Competing with Channel Partners: Supply Chain Conflict when Retailers Introduce Store Brands
2010, Naval Research Logistics
Hans Sebastian Heese
Private-label products are of increasing importance in many retail categories. While national-brand products are designed by the manufacturer and sold by the retailer, the positioning of store-brand products is under the complete control of the retailer. We consider a scenario where products differ on a performance quality dimension and we analyze how retailer–manufacturer interactions in product positioning are affected by the introduction of a private-label product. Specifically, we consider a national-brand manufacturer who determines the quality of its product as well the product's wholesale price charged to the retailer. Given the national-brand quality and wholesale price, the retailer then decides the quality level of its store brand and sets the retail prices for both products. We find that a manufacturer can derive substantial benefits from considering a retailer's store-brand introduction when determining the national brand's quality and wholesale price. If the retailer has a significant cost disadvantage in producing high-quality products, the manufacturer does not need to adjust the quality of the national-brand product, but he should offer a wholesale price discount to ensure its distribution through the retailer. If the retailer is competitive in providing products of high-quality, the manufacturer should reduce this wholesale price discount and increase the national-brand quality to mitigate competition. Interestingly, we find the retailer has incentive to announce a store-brand introduction to induce the manufacturer's consideration of these plans in determining the national-brand product quality and wholesale price.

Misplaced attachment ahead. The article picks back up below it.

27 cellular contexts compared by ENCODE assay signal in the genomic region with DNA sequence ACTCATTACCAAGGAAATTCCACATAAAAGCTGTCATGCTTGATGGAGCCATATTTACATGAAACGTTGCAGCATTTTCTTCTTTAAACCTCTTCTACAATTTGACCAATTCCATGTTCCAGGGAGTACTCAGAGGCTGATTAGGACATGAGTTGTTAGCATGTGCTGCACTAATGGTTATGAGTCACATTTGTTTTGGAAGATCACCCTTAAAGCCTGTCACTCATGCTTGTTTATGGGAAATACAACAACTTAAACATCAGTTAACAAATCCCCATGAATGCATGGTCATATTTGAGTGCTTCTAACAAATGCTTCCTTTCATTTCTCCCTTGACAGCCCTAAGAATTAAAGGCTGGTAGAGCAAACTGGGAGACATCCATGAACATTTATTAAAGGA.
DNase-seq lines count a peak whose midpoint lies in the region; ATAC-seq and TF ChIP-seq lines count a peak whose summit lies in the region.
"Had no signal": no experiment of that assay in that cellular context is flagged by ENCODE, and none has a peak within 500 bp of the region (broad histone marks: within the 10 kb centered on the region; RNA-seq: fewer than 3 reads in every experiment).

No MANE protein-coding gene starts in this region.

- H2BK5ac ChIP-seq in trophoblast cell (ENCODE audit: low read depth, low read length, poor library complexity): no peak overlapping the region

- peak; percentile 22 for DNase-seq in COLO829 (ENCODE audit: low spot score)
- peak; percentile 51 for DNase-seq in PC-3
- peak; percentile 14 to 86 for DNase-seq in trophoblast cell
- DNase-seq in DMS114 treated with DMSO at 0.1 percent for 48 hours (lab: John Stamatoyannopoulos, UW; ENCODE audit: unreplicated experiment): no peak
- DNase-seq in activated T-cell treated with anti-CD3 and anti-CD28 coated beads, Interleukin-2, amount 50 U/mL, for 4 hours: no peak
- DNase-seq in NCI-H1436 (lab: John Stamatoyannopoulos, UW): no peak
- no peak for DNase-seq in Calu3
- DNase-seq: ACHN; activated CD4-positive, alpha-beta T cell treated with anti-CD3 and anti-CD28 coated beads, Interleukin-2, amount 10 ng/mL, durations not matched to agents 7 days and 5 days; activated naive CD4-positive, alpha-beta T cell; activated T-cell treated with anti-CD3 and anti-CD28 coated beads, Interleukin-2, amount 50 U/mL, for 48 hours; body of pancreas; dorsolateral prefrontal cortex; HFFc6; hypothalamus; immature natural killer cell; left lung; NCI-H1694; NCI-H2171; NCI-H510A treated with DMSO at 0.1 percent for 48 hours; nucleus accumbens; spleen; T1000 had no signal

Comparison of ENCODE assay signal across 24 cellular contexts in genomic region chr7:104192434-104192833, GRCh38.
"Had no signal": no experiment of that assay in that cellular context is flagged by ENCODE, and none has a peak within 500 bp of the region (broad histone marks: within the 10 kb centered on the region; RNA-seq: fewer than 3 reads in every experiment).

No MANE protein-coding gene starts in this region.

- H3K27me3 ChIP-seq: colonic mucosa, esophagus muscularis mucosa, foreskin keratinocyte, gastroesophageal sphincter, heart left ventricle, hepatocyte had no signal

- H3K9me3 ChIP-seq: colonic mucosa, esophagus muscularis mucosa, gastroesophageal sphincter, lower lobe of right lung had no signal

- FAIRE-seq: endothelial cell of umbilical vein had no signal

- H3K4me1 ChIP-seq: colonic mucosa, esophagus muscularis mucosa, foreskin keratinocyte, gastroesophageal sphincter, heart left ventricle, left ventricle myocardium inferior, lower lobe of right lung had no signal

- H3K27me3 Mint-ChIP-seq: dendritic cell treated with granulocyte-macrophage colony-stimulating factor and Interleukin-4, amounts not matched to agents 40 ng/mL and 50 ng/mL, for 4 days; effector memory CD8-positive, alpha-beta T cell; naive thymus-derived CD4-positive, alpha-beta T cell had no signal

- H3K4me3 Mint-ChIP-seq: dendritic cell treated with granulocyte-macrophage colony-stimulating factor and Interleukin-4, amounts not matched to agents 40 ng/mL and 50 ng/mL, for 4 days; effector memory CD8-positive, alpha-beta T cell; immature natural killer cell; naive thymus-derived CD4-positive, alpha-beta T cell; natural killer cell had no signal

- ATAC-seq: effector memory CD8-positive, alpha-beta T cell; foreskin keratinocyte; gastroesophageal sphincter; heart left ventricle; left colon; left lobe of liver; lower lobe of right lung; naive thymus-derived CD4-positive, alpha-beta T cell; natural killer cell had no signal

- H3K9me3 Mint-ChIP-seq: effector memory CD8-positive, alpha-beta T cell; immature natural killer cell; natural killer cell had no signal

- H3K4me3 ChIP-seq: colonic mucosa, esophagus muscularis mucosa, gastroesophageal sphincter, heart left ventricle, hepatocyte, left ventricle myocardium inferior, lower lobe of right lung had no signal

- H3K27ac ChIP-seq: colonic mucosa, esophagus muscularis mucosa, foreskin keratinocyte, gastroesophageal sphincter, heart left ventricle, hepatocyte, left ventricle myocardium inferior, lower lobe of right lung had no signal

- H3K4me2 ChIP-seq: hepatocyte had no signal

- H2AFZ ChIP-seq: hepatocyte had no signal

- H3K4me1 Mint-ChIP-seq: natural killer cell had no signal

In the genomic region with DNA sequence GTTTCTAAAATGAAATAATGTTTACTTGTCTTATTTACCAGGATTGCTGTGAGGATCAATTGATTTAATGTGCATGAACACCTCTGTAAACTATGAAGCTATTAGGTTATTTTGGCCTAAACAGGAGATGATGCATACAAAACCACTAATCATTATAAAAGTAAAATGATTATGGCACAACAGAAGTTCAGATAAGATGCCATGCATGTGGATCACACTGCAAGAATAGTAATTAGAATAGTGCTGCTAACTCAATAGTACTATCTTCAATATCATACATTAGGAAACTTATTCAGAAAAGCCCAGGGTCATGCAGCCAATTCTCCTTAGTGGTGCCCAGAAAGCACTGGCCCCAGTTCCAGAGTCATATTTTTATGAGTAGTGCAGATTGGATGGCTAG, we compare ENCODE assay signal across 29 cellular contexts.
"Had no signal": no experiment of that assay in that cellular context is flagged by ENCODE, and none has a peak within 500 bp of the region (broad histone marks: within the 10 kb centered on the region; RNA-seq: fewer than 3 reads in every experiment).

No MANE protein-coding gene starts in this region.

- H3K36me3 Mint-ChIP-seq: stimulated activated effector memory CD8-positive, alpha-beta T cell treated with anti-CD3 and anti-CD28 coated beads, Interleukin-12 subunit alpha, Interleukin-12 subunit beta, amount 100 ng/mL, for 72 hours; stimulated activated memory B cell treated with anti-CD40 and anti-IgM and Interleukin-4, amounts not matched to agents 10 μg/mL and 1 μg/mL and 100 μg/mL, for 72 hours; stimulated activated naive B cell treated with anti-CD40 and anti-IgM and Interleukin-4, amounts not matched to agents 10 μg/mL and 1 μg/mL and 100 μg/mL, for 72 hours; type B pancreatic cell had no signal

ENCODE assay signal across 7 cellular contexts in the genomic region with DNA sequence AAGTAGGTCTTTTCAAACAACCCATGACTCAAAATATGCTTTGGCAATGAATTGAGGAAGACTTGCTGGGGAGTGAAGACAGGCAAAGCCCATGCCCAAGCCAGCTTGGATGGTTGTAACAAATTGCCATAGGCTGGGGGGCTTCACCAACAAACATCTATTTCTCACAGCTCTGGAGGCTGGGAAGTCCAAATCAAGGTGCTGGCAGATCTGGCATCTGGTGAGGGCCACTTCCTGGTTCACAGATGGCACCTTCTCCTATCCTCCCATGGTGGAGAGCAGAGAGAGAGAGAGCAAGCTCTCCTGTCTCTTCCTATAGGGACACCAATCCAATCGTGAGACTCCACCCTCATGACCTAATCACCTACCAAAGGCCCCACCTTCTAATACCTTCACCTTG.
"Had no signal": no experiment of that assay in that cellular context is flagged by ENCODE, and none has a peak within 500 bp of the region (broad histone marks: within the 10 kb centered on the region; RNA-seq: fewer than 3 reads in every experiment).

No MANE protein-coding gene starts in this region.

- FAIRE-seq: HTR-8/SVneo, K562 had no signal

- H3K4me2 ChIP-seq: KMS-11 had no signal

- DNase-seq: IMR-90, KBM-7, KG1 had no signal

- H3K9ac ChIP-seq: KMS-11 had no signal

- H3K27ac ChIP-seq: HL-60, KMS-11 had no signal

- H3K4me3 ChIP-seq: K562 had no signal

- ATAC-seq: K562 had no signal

Heese, H. S. (2010), “Competing with Channel Partners: Supply Chain Conflict when Retailers Introduce Store Brands,” Naval Research Logistics, Vol. 57, No. 5, pp. 441-459.